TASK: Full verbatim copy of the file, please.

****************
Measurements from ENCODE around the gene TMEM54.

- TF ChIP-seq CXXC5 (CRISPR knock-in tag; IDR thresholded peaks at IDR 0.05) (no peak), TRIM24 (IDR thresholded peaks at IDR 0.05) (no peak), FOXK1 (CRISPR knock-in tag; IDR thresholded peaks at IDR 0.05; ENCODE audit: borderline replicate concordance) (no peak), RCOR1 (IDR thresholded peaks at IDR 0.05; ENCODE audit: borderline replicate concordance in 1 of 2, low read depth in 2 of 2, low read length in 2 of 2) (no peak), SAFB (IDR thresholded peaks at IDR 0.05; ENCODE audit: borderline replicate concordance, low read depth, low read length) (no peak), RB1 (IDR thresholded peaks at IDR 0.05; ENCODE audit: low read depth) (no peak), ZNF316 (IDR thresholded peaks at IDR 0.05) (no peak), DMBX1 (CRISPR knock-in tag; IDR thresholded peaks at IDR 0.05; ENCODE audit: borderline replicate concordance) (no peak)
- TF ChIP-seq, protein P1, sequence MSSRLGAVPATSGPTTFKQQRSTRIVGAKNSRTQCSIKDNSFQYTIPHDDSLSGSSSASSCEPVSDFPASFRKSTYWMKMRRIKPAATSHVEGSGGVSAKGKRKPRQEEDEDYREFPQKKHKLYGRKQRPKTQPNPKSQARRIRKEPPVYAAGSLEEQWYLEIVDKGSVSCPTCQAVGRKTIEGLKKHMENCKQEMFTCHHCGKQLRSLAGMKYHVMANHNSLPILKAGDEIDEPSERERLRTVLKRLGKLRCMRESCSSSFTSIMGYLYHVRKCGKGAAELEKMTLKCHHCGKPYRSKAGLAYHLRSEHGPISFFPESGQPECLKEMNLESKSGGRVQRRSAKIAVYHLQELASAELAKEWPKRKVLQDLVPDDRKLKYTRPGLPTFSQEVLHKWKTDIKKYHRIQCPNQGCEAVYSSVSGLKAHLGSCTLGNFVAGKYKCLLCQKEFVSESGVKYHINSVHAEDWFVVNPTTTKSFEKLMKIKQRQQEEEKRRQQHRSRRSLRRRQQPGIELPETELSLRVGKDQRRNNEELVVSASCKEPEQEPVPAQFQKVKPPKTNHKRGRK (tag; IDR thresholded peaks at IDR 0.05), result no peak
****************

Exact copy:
Measurements from ENCODE around the gene TMEM54.

- TF ChIP-seq CXXC5 (CRISPR knock-in tag; IDR thresholded peaks at IDR 0.05) (no peak), TRIM24 (IDR thresholded peaks at IDR 0.05) (no peak), FOXK1 (CRISPR knock-in tag; IDR thresholded peaks at IDR 0.05; ENCODE audit: borderline replicate concordance) (no peak), RCOR1 (IDR thresholded peaks at IDR 0.05; ENCODE audit: borderline replicate concordance in 1 of 2, low read depth in 2 of 2, low read length in 2 of 2) (no peak), SAFB (IDR thresholded peaks at IDR 0.05; ENCODE audit: borderline replicate concordance, low read depth, low read length) (no peak), RB1 (IDR thresholded peaks at IDR 0.05; ENCODE audit: low read depth) (no peak), ZNF316 (IDR thresholded peaks at IDR 0.05) (no peak), DMBX1 (CRISPR knock-in tag; IDR thresholded peaks at IDR 0.05; ENCODE audit: borderline replicate concordance) (no peak)
- TF ChIP-seq, protein P1, sequence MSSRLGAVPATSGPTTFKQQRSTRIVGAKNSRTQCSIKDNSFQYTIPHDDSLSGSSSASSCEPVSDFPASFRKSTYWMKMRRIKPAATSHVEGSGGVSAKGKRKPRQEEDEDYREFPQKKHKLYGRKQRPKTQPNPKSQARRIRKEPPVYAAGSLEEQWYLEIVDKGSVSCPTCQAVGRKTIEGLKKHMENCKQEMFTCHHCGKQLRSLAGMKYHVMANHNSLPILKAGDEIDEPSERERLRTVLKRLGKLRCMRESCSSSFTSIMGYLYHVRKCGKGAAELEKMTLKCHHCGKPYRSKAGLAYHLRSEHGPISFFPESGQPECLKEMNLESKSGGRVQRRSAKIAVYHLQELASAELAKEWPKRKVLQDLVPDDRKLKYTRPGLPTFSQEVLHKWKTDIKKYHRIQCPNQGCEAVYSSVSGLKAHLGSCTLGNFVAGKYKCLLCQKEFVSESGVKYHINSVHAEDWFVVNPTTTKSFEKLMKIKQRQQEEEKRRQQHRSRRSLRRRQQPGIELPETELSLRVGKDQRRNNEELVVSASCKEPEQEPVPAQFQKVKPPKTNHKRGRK (tag; IDR thresholded peaks at IDR 0.05), result no peak